“This is going to definitely improve health overall for the city by making sure that we have this new technology in the ground and nice, fresh, clean water,” Parham says. Other capital improvements stemming from the campus include road widening and a fire station, Parham says.
The Build Back Better award also cata-lyzed a new partnership between VCU and Petersburg’s Virginia State University by providing a pipeline for students to obtain education, research experience and industry training leading toward careers in advanced pharmaceutical manufacturing.
Gupton says creating opportunities for his students to enhance their marketability was one of his goals at VCU. One way was setting up a dual major in chemistry and chemical engineering that can be completed in four years. Now, he says, VSU students will also be able to earn dual degrees by taking core chemical engineering courses at VCU.
“The idea is to enable the VSU students to have access to the caliber of training that’s already been established and recognized at VCU and elevate the entire region,” Briggman says. “Because VSU is a historically Black college and university, that means that we are thinking about our talent in a very inclusive fashion. … One of the opportunities with the region developing this industry is to create pathways to not only higher paying jobs, but generational wealth.”
Collectively, the pharmaceutical initiative expects to create or retain 640 direct jobs. Salaries can range from $75,000 to $200,000, and a new pharmaceutical manufacturing career studies certificate from Brightpoint Community College could lead to a Civica technician job earning $42,000 annually.
Putting differences aside
Collaboration is rarely easy, and egos had to be put aside for the sake of compromise and a shared mission, some Alliance members say.
“We were asking folks across both those regions to think as one unit, which they had not done before,” Briggman says of Richmond and Petersburg. “But in the end, the only way for us to get the transformational dollars is to present a big vision, a cohesive, well-thought-out strategy that thinks about all the assets in the region as one.”
Despite their proximity — from downtown Richmond to downtown Petersburg is a roughly 25-minute drive — the two cities have traditionally been siloed, Parham says: “They have their world up there and we’re in our world down here.” But the Alliance is changing the dynamics of how business is conducted in the region, he adds.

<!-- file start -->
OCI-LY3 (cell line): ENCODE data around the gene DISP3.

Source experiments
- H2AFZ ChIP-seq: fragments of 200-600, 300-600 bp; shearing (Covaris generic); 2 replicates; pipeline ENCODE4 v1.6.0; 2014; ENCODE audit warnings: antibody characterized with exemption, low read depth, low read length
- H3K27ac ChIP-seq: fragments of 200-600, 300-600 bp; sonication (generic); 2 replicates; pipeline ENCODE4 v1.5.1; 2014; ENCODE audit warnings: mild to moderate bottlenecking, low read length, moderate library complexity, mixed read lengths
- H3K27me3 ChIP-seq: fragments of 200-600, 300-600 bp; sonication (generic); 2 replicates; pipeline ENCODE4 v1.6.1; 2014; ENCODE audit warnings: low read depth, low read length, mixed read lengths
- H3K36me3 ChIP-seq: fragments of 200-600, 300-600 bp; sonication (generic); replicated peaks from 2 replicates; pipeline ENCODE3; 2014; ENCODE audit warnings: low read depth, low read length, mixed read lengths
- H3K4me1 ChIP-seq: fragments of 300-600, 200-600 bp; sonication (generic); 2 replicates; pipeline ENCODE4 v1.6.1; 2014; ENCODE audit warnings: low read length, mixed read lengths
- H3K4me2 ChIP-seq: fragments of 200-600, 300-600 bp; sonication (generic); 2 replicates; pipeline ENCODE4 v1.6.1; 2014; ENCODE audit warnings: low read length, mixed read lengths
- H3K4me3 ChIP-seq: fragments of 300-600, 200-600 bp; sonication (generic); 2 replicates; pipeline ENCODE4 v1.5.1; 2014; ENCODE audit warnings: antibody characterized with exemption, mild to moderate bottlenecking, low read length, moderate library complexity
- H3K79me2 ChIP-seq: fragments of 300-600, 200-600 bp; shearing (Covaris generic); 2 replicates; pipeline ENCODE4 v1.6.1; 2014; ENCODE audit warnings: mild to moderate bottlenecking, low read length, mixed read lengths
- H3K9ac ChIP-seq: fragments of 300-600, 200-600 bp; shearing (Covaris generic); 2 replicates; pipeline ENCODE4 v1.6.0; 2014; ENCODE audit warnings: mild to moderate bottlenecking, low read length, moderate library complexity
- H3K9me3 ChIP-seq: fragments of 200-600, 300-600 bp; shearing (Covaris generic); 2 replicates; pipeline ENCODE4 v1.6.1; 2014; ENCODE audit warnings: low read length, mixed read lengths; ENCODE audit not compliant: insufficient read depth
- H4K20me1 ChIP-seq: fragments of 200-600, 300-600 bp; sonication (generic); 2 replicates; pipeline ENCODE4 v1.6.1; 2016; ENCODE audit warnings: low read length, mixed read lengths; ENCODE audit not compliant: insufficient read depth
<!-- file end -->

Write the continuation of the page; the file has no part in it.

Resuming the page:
“This is historical to me because I’ve never seen both localities and all of academia work together for the common good,” Parham says.
The pharma industry hasn’t been as significant in the region since the 1980s, when Richmond-based A.H. Robins Company Inc., then the powerhouse Fortune 500 manufacturer of Chapstick and Robitussin, went into bankruptcy and was acquired amid lawsuits over its disastrous Dalkon Shield birth control device.
Now regional economic development leaders say they’ve set aside past competitiveness for the sake of developing pharmaceutical manufacturing in Central Virginia.
Greater Richmond Partnership President and CEO Jennifer Wakefield calls the collaboration with Keith Boswell, her Petersburg regional counterpart at Virginia’s Gateway Region, unique, adding that they’re sharing leads and information in a manner that hasn’t been done before.
“Don’t get me wrong,” Boswell says, “I would love for everything to happen in the Gateway Region — that’s just nature. But on the other hand, I can celebrate now if something does go somewhere else, because …. we have been able to see the advantage of working together even when it doesn’t necessarily affect us directly.”
Alliance members say the cluster could draw investment from companies providing ancillary goods and services related to the pharma industry, such as label makers, bottle manufacturers, syringe and vial producers, warehousing and cold storage. And it may even spawn startups that could help the industry continue to innovate.
“We are uniquely positioned to do something that hasn’t been done in the United States before,” Gupton says, “But if we don’t do it — and we have all the assets — that’s on us.”